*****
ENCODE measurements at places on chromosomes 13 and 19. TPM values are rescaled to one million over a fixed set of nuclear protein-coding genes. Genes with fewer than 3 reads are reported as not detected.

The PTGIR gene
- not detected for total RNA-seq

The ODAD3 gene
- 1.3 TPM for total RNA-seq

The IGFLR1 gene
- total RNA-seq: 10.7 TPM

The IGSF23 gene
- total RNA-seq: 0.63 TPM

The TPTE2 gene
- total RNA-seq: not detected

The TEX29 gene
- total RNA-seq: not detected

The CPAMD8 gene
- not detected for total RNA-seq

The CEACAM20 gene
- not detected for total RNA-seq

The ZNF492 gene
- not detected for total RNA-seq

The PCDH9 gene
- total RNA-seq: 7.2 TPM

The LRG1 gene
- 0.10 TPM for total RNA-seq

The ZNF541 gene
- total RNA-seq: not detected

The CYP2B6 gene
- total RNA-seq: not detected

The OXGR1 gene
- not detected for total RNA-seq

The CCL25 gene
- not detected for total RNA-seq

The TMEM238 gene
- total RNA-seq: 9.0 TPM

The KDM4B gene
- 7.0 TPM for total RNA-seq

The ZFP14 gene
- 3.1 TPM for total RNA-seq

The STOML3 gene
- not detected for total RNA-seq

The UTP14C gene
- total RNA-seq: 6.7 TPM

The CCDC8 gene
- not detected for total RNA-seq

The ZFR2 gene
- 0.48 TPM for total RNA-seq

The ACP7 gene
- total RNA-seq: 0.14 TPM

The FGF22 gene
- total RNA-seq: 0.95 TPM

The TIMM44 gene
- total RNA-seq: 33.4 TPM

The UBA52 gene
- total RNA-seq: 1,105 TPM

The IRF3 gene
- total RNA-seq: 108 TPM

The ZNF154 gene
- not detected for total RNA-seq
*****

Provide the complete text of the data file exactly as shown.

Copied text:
ENCODE measurements at places on chromosomes 13 and 19. TPM values are rescaled to one million over a fixed set of nuclear protein-coding genes. Genes with fewer than 3 reads are reported as not detected.

The PTGIR gene
- not detected for total RNA-seq

The ODAD3 gene
- 1.3 TPM for total RNA-seq

The IGFLR1 gene
- total RNA-seq: 10.7 TPM

The IGSF23 gene
- total RNA-seq: 0.63 TPM

The TPTE2 gene
- total RNA-seq: not detected

The TEX29 gene
- total RNA-seq: not detected

The CPAMD8 gene
- not detected for total RNA-seq

The CEACAM20 gene
- not detected for total RNA-seq

The ZNF492 gene
- not detected for total RNA-seq

The PCDH9 gene
- total RNA-seq: 7.2 TPM

The LRG1 gene
- 0.10 TPM for total RNA-seq

The ZNF541 gene
- total RNA-seq: not detected

The CYP2B6 gene
- total RNA-seq: not detected

The OXGR1 gene
- not detected for total RNA-seq

The CCL25 gene
- not detected for total RNA-seq

The TMEM238 gene
- total RNA-seq: 9.0 TPM

The KDM4B gene
- 7.0 TPM for total RNA-seq

The ZFP14 gene
- 3.1 TPM for total RNA-seq

The STOML3 gene
- not detected for total RNA-seq

The UTP14C gene
- total RNA-seq: 6.7 TPM

The CCDC8 gene
- not detected for total RNA-seq

The ZFR2 gene
- 0.48 TPM for total RNA-seq

The ACP7 gene
- total RNA-seq: 0.14 TPM

The FGF22 gene
- total RNA-seq: 0.95 TPM

The TIMM44 gene
- total RNA-seq: 33.4 TPM

The UBA52 gene
- total RNA-seq: 1,105 TPM

The IRF3 gene
- total RNA-seq: 108 TPM

The ZNF154 gene
- not detected for total RNA-seq